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RFID tags can greatly improve breeding efficiency

RFID tags can greatly improve breeding efficiency

Apr 17,2024

The application of RFID technology in animal husbandry management mainly includes identifying and tracking animal husbandry information, monitoring the breeding environment, and managing animal husbandry production. By installing RFID electronic tags on each animal and collecting information through RFID readers, it is possible to track, locate, and monitor individual animals in the farm. At the same time, a unified information file can also be established for animal husbandry, including variety, birthday, gender, vaccine injection status, etc., so that managers can have real-time understanding of the health and growth status of animal husbandry.


Behavioral habits of UHF RFID electronic tags tracking free range chickens 

One of the largest producers of edible chicken in the United States, Purdue Farm, has been wanting to expand its free range chicken population to provide higher quality chicken and a better lifestyle for its flocks. This means that more and more farms will allow chickens to freely enter and exit chicken coops and peck at outdoor pastures, creating organic or free range pastures. It is reported that the company is conducting a project using RFID technology to track the behavior of free range chickens for a period of six months, in order to encourage ranch farmers to engage in outdoor free range farming.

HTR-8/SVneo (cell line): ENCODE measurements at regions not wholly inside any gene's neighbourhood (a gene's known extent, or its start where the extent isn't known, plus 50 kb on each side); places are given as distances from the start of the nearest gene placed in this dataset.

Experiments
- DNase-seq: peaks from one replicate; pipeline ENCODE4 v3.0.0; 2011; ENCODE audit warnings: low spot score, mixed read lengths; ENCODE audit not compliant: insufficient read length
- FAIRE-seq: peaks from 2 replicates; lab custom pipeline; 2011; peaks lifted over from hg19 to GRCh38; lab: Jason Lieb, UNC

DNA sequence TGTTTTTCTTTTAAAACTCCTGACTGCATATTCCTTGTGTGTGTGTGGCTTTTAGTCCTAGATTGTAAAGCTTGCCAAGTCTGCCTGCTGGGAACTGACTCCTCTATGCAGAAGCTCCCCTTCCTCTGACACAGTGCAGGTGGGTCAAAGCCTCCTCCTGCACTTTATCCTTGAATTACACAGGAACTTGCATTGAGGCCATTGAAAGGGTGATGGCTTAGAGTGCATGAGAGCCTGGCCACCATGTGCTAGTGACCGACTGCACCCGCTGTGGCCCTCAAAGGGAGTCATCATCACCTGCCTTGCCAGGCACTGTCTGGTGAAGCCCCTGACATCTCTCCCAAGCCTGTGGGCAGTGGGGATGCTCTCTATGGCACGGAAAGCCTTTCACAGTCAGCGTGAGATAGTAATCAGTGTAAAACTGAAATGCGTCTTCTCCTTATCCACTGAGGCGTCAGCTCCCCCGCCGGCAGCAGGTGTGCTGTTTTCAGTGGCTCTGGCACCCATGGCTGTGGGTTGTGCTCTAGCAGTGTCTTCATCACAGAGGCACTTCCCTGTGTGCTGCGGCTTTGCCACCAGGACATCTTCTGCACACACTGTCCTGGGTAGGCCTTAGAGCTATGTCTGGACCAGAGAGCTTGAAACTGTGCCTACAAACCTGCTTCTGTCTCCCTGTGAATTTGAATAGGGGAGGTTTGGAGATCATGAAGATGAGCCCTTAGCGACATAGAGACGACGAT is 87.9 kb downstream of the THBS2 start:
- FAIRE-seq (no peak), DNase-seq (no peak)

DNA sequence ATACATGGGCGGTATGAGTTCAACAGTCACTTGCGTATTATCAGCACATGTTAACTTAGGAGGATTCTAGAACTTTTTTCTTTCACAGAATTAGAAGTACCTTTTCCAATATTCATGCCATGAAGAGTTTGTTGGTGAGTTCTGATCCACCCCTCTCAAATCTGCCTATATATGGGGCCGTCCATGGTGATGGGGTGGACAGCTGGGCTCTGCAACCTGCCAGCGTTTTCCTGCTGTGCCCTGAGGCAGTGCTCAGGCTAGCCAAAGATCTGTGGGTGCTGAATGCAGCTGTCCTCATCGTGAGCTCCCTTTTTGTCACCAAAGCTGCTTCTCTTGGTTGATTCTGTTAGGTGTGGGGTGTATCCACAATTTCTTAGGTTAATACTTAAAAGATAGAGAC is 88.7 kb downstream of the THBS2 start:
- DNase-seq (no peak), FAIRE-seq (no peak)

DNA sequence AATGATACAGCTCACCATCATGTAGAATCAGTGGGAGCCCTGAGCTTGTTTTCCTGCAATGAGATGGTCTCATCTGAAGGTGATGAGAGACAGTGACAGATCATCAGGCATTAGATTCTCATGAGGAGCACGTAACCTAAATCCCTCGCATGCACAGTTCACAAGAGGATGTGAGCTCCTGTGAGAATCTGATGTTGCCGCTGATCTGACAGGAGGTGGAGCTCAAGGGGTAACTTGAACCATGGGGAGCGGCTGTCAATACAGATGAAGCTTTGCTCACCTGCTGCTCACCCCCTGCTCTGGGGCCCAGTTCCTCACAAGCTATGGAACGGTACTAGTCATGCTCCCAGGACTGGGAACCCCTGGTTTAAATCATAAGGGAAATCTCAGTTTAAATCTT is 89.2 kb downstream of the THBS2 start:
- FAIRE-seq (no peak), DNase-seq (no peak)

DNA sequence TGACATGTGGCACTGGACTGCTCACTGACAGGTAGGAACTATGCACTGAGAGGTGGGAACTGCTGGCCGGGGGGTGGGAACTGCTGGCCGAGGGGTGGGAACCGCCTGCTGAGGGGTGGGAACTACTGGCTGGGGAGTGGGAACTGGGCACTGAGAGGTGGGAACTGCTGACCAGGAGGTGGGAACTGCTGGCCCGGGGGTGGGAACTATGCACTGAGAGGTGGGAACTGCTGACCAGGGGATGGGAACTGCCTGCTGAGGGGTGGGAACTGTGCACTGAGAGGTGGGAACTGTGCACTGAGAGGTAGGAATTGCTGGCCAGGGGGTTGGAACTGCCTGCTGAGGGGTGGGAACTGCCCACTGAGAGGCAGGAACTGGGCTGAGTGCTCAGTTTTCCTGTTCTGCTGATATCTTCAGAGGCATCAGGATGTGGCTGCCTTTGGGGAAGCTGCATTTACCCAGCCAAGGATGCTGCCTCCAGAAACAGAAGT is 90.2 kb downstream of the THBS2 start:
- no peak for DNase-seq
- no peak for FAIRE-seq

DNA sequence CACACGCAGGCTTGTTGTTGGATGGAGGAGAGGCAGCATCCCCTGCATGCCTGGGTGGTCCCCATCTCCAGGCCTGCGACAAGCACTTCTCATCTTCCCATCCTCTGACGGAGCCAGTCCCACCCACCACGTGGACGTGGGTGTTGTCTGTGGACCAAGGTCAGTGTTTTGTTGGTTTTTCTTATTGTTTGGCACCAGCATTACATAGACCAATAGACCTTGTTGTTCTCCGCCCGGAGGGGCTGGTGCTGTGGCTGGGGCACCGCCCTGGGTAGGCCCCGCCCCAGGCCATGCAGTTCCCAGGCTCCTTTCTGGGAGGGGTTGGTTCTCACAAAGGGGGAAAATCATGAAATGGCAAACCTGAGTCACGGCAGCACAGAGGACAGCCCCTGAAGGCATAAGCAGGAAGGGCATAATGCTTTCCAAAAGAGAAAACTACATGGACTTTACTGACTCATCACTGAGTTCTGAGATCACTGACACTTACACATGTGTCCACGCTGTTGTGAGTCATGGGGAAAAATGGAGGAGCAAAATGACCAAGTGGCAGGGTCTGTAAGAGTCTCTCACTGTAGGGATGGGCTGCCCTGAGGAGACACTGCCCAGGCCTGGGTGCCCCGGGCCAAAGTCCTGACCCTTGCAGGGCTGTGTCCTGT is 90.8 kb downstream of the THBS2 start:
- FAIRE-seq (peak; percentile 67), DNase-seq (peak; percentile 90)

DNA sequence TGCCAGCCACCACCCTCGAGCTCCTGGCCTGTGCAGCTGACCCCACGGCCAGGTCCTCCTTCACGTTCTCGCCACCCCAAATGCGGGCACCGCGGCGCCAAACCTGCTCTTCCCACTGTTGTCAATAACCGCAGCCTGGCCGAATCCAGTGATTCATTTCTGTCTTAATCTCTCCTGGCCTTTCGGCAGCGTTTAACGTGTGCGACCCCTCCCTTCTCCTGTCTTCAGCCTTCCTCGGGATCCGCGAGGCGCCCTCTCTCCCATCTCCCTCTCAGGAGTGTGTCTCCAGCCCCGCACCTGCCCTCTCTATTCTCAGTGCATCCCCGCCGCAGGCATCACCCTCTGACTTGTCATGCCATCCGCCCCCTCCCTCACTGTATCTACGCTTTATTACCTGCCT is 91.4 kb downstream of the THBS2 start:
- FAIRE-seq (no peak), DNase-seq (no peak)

Stuart Brown, Senior Vice President of Technical Services and Innovation at Purdue Farm, claims that 25% of the 12 million chickens produced by the company each week are free range. The expansion of this free range farming method means that farmers need to undergo extensive renovations of traditional chicken coops that cannot enter the external environment. The problem is, if a square hole is dug in the chicken coop and the pasture is fenced off, what will happen when these chickens exit from the hole.

RFID technology can not only track how many chickens are outside, but also track their living habits. "I want to know the differences between chicken flocks and how long they stay outside," Stuart Brown said.


Six months ago, Purdue Farm began building a UHF RFID system at its testing farm in Salisbury, Maryland to understand the entry and exit of its free range chickens into chicken coops. It separates 1000 out of 5000 chickens into a dedicated RFID management space and assigns each chicken an RFID tag with a unique ID number. The square hole carved out of the chicken coop is 2 feet high and 4 feet wide.

Stuart Brown said, "Engineering has always been a challenge, more than we imagine. It sounds easy, but it's difficult to do because chicken behavior is unpredictable. Chickens wearing RFID tags typically approach square holes, then retreat, reverse, and swarm through them."


Perdue Farm discovered that due to the antenna being deployed too close to the ground, radio frequency energy was grounded. Therefore, it reconfigured the antenna and raised it to the bottom edge of the square hole, with the two antennas spaced approximately 4 inches apart to identify direction. Stuart Brown said that lowering this range is to prevent chaotic chicken tags from being skewed. In addition, the position of the two antennas can also cause radio frequency interference.

Perdue Farm is not only striving to determine the correct configuration of RFID reader antennas and RFID tag sizes, but also considering software options. The company is currently testing data collection on farms, and in the long run, it hopes to have remote access to information, making it easier to deploy the technology temporarily on numerous farms. For example, the company may build approximately 10 systems that can move between different sites. At present, the farm has approximately 800 free range chicken coops, each with approximately 20 square openings.


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